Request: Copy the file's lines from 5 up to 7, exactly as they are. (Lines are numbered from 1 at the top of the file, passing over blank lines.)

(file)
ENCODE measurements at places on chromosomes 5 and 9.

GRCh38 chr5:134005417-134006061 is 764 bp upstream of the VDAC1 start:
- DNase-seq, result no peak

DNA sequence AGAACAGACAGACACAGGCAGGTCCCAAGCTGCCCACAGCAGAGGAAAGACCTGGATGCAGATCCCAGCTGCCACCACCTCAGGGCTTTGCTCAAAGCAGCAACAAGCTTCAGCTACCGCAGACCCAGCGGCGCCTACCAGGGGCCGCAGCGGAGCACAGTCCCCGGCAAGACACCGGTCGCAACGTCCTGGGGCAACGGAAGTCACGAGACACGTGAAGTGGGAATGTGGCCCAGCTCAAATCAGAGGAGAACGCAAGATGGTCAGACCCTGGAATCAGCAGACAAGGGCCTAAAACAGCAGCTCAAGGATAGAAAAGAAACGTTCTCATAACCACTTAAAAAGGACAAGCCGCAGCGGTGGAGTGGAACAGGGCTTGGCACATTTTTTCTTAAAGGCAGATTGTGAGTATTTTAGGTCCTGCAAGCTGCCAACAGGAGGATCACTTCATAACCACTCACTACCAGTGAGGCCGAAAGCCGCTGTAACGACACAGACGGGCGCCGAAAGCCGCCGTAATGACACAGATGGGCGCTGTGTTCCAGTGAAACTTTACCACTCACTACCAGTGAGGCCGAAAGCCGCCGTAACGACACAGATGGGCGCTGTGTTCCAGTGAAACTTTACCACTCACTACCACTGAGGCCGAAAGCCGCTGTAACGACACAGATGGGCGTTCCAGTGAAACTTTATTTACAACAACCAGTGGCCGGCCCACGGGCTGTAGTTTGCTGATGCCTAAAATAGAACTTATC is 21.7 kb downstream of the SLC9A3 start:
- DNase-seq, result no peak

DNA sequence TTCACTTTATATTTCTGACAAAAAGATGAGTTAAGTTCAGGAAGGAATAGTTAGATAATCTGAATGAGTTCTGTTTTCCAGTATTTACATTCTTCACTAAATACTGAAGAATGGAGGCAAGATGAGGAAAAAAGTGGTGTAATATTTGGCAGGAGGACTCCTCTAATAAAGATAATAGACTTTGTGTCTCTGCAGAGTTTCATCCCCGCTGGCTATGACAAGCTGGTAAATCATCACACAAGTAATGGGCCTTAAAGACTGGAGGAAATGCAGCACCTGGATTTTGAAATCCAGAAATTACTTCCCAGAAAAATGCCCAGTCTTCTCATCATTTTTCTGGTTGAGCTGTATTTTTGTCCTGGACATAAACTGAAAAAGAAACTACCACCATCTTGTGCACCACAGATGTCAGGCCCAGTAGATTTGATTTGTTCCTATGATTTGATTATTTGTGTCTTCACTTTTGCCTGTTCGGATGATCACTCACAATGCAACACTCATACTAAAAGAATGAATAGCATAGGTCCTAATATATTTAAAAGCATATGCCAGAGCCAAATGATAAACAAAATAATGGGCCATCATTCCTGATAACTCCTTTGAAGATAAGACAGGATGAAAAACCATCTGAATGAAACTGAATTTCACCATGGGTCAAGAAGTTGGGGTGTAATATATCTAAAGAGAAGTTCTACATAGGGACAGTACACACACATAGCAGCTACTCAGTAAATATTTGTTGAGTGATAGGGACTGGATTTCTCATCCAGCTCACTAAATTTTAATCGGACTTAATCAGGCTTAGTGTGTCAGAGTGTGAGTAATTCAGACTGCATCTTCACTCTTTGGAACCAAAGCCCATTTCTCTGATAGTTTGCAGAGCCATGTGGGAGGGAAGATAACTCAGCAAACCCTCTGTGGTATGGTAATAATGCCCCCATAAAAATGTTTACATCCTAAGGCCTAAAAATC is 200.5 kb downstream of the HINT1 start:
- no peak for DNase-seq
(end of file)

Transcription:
- DNase-seq, result no peak

DNA sequence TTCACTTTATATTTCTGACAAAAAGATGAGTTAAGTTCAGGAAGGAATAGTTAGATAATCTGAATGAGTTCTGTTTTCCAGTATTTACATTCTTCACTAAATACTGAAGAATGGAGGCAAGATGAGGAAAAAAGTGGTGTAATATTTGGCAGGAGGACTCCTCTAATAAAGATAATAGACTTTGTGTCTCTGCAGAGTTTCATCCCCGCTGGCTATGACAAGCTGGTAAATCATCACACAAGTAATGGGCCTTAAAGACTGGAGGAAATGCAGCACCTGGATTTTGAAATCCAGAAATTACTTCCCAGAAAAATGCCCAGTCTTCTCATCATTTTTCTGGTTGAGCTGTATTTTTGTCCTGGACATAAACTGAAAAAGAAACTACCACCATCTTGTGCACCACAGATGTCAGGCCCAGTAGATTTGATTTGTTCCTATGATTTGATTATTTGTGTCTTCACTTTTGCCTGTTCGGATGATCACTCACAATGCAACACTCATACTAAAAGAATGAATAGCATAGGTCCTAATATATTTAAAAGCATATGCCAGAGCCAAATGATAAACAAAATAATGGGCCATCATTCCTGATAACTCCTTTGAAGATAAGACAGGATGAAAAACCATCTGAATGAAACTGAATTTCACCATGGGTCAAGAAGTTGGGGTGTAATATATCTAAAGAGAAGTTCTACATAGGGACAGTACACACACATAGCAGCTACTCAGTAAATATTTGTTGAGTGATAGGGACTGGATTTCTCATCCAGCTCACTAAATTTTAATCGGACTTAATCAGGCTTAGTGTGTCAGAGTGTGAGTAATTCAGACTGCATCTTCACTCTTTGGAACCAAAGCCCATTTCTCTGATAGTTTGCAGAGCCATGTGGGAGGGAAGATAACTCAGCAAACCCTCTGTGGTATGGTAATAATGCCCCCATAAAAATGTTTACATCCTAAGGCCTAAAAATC is 200.5 kb downstream of the HINT1 start:
- no peak for DNase-seq